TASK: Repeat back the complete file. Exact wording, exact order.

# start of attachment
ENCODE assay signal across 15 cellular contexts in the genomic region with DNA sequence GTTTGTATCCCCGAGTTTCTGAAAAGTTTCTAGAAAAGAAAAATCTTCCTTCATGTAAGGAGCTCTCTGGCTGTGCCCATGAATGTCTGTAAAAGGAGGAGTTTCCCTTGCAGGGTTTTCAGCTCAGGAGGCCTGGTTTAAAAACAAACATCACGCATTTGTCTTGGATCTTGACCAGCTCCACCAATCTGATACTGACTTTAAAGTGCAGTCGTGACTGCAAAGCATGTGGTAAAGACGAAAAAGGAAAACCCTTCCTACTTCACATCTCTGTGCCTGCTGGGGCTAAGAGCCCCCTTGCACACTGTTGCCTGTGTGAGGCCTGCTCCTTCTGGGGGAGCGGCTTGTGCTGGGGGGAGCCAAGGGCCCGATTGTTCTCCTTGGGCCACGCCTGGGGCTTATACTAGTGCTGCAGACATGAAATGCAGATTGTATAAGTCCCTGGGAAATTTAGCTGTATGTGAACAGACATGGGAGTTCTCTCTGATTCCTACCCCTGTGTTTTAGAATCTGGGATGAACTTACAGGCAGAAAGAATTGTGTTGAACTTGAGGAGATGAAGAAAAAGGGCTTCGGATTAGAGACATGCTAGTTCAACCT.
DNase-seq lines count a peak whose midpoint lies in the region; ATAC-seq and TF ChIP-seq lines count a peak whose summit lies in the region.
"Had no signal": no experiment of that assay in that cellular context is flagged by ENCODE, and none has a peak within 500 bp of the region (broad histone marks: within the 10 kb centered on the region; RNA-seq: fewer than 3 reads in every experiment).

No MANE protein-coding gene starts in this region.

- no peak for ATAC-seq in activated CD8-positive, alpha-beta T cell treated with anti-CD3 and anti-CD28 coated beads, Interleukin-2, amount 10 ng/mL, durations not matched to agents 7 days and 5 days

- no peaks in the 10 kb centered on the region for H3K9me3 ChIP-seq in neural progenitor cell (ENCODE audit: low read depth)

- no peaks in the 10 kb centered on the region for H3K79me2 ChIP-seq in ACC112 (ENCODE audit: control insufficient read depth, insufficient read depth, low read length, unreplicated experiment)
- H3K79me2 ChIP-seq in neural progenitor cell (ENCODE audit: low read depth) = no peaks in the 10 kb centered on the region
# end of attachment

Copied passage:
ENCODE assay signal across 15 cellular contexts in the genomic region with DNA sequence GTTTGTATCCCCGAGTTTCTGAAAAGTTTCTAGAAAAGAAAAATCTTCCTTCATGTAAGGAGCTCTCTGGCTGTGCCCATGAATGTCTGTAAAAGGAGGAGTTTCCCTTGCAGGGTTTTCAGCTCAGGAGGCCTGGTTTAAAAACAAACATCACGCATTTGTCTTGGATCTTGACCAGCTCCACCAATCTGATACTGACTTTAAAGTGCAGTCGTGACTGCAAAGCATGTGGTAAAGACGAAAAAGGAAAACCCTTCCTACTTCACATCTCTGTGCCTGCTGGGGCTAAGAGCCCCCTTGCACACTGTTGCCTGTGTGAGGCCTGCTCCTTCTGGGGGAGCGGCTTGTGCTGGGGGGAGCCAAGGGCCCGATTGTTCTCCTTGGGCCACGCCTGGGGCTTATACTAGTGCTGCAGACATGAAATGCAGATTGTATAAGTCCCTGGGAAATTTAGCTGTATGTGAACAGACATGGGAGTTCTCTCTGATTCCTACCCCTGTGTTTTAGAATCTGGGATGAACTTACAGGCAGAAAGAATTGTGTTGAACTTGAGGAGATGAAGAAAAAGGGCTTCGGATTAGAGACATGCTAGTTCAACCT.
DNase-seq lines count a peak whose midpoint lies in the region; ATAC-seq and TF ChIP-seq lines count a peak whose summit lies in the region.
"Had no signal": no experiment of that assay in that cellular context is flagged by ENCODE, and none has a peak within 500 bp of the region (broad histone marks: within the 10 kb centered on the region; RNA-seq: fewer than 3 reads in every experiment).

No MANE protein-coding gene starts in this region.

- no peak for ATAC-seq in activated CD8-positive, alpha-beta T cell treated with anti-CD3 and anti-CD28 coated beads, Interleukin-2, amount 10 ng/mL, durations not matched to agents 7 days and 5 days

- no peaks in the 10 kb centered on the region for H3K9me3 ChIP-seq in neural progenitor cell (ENCODE audit: low read depth)

- no peaks in the 10 kb centered on the region for H3K79me2 ChIP-seq in ACC112 (ENCODE audit: control insufficient read depth, insufficient read depth, low read length, unreplicated experiment)
- H3K79me2 ChIP-seq in neural progenitor cell (ENCODE audit: low read depth) = no peaks in the 10 kb centered on the region